We are extremely grateful to Alfred University for allowing us to put their forward thinking Raw Goods catalog in our library. This catalog, from an exhibition that took place in 2011, is available in cfile.library today. If you are already a member, view the catalog, or begin your 14-day free trial!
Raw Goods: The Transformation of Materials by Local Industries
Alfred, NY: Division of Ceramic Art, School of Art and Design, Alfred University, 2011
There is something sort of reassuring about Alfred University’s Raw Goods catalog. The show lacks the ego that so much contemporary ceramic art seems to be pulsing with. This absence is not wanting either; it simply derives from the fact that the people and industries that manufactured the objects in this show had no idea they were making art. They cast or carved the same object(s) everyday, a thing which was designed not for aesthetic reasons mainly but for a very specific purpose. In fact, there was no artist involved in the show.
The Raw Goods catalog includes stunning photos of the way these industrial objects are actually manufactured by men wearing safety goggles. Artists were not involved in the installation of Raw Goods, but instead two talented professor-curators Anne Currier and Ezra Shales arranged the show, which took place at Fosdick-Nelson Gallery, Alfred University School of Art.
Ceramic insulators, palettes of terra cotta units, milled logs, steel blades, laminated lenses, and more were transformed into art objects through the duration of Raw Goods. Everything was sourced from six manufacturers of ceramic, glass, steel and wood, local to Alfred, NY. Though not art in a traditional sense, the exhibition has a foot in the art, design and craft spheres, and draws an interesting gray area. Almost like a puzzle, each sphere is another angle from which to view each sculpture.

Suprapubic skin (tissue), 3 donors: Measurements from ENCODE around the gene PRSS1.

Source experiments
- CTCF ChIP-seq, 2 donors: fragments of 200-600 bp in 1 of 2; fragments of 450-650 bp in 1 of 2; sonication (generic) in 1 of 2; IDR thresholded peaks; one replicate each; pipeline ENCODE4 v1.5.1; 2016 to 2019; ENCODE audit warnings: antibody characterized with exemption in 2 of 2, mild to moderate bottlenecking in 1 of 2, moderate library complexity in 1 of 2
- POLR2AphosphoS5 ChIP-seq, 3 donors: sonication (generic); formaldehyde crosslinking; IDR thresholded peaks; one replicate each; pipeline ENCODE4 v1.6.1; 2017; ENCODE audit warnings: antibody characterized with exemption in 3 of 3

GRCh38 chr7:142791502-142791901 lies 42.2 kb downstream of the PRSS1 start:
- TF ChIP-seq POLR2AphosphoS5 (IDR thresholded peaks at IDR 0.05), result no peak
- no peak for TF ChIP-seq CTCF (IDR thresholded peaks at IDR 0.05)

“To their manufacturers, these engineered objects are identified by their technical nomenclature as they move on a regimented and scheduled course toward an intended application in a competitive marketplace. As commercial products, they address and adhere to traditions, standards, codes of construction that require strict tolerances and specifications.” –Anne Currier
“Faculty members like Currier and Shales have tried to connect their academic realm to their locality and provide a model for the development of American design history that moves beyond the oft-repeated story of the decline of American manufacturing to a new story about niche expertise and innovative industry.
As such, this exhibition provides an opportunity to critically examine interdisciplinary issues of design and craft as they relate to entrepreneurship and American regional economic diversification from the final quarter of the twentieth century forward.” –From Sarah Johnson’s review in The Journal of Modern Craft.
The exhibition raises all kinds of questions about where manufactured materials fall in the context of art. Many of us have walked past a construction site and marveled at the beauty of this empty wooden frame or the partially finished masonry. Is a construction site in some way artful when relocated into a gallery and well- lit?